But whether or not the story of Queen Isabella pledging her jewels to back the voyage is true, it is a matter of record that Isabella, Queen of Aragon in her own right, understood that several other nations were capable of sponsoring Columbus, and likely would if Spain did not. England, France, and Italy had arisen as European powers while Spain had struggled against the Moors, and Spain’s tiny neighbor, Portugal, had prospered through the growth of her maritime prowess under Prince Henry the Navigator. The “discovery” of the New World had happened before and would have happened again, whether or not Columbus had ever sailed from Palos. One way or another, European settlement of the New World was inevitable; however, it was Isabella’s bold action that secured Spain’s role in that future. If Columbus failed, she would be discredited, but if he succeeded, Spain would succeed, and would become preeminent among the nations of her time – and that was the way it happened.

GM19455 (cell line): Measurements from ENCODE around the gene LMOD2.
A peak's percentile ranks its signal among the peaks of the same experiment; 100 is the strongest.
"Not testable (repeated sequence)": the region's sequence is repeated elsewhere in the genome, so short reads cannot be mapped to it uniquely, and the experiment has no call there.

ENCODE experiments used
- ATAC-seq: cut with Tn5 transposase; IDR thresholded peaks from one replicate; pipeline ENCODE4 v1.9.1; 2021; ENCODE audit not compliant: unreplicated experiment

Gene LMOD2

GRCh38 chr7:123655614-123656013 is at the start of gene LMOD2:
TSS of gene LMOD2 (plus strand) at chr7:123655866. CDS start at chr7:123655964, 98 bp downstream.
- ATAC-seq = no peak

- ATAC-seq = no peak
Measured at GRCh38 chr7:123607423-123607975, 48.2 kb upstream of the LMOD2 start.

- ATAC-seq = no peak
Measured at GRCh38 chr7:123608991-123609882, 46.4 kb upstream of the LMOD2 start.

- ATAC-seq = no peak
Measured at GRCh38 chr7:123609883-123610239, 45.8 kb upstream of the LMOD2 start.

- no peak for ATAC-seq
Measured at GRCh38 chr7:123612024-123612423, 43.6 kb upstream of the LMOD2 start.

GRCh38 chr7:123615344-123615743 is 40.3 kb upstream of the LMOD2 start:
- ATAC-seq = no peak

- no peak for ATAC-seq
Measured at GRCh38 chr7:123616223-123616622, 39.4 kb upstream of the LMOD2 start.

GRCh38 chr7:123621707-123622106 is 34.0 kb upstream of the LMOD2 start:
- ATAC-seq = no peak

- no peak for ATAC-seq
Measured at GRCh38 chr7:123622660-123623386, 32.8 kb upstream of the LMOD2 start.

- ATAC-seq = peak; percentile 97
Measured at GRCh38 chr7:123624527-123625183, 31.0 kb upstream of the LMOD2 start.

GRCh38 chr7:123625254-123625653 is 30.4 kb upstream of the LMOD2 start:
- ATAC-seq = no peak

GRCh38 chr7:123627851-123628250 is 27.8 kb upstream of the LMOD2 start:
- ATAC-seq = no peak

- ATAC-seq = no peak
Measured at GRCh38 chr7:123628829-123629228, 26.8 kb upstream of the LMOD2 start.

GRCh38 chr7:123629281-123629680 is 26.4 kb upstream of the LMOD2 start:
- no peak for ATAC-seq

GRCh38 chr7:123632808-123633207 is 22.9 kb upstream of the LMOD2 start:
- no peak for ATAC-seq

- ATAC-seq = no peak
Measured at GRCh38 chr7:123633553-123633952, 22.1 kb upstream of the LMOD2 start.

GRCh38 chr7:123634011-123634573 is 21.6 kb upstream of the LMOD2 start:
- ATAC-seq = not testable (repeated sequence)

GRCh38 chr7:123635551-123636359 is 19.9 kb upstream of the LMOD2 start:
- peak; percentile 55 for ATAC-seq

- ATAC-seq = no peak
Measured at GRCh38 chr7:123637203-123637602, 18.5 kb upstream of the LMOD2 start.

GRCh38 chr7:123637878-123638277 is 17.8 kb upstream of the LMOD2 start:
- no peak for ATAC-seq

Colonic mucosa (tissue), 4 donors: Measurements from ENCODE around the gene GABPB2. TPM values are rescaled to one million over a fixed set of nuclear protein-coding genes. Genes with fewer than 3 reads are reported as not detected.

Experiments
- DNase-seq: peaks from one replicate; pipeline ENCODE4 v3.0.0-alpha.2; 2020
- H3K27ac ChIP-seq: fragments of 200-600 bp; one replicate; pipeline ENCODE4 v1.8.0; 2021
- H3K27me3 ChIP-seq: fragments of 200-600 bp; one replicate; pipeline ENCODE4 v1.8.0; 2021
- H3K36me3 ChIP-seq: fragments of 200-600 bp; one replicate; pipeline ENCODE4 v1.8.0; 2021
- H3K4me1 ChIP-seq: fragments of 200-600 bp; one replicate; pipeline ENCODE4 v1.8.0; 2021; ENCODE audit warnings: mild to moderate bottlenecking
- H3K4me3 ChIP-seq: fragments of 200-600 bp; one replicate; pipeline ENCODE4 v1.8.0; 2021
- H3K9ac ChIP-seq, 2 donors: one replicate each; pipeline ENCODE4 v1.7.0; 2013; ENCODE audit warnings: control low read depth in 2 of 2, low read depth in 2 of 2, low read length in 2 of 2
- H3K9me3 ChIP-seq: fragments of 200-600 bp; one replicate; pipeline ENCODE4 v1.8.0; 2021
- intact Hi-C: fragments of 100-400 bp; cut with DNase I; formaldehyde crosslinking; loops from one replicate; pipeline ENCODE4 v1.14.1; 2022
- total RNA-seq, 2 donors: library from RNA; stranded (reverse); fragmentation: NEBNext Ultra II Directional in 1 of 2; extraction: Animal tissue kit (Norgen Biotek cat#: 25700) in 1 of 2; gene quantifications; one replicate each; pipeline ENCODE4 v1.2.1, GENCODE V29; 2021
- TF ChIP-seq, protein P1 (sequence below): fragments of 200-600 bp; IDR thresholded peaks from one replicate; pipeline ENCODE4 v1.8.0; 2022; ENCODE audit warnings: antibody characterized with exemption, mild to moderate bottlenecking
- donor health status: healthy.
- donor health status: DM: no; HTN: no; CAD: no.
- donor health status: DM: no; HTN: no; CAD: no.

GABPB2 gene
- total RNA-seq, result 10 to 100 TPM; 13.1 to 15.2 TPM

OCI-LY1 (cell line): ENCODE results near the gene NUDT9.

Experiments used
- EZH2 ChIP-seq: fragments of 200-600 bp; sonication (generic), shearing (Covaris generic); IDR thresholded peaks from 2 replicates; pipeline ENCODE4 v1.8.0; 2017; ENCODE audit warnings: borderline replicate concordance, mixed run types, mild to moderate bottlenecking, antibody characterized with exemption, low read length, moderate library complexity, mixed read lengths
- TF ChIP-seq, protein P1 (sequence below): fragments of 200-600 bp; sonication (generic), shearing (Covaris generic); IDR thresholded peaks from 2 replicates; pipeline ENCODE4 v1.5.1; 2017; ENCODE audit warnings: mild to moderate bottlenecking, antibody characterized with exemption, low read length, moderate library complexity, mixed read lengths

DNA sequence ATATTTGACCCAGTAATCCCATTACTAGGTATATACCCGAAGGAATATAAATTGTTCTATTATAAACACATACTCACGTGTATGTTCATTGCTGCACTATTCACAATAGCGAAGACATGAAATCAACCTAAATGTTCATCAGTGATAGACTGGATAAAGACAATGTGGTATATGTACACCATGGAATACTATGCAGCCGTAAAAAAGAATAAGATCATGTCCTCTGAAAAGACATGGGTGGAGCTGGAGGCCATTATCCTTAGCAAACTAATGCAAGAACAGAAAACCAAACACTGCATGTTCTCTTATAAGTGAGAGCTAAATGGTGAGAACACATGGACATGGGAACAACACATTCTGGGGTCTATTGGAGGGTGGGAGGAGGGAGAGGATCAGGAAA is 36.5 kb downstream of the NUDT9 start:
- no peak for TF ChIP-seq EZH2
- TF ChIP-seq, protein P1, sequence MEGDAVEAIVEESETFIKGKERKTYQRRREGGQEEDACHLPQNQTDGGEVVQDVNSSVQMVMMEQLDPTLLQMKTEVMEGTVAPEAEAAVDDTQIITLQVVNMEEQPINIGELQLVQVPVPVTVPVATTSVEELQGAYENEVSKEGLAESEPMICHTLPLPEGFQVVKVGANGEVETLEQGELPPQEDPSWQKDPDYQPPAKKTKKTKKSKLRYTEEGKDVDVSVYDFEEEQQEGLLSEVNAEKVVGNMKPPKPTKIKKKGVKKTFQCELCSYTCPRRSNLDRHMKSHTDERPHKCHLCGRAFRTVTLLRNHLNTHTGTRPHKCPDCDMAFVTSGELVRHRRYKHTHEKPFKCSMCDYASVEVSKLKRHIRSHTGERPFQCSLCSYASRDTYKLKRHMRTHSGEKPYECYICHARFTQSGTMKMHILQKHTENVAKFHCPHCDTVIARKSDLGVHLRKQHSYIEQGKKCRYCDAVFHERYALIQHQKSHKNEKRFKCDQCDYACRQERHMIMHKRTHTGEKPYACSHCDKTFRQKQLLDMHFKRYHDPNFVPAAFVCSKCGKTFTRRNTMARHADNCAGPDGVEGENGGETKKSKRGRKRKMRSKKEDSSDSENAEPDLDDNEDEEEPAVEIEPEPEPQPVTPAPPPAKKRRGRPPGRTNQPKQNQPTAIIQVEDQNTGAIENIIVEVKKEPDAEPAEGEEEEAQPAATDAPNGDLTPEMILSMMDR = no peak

And that is the way it is today. In the twenty-first century and beyond, for America to continue to be preeminent among nations, it is necessary for us also to be the preeminent spacefaring nation. Or are we willing to accept the world of a generation or two hence where other nations will be engaged in the development of the Solar
System, and we are not? If not, then it is time to recognize that we have squandered a once-insurmountable lead in the arts and sciences of spaceflight. The best we can say for ourselves today is that our grounded Space Shuttle is much more sophisticated than the operational vehicles belonging to the two nations which have sent people into space since we have last done so.
And here's the immediately following passage that reveals he's a realist too. He may want to pick up the pace a little but he's on board with the President's goals and plans for human space exploration. So don't expect any huge increase in NASA funding or a repeat of the Apollo crash program but this time to Mars.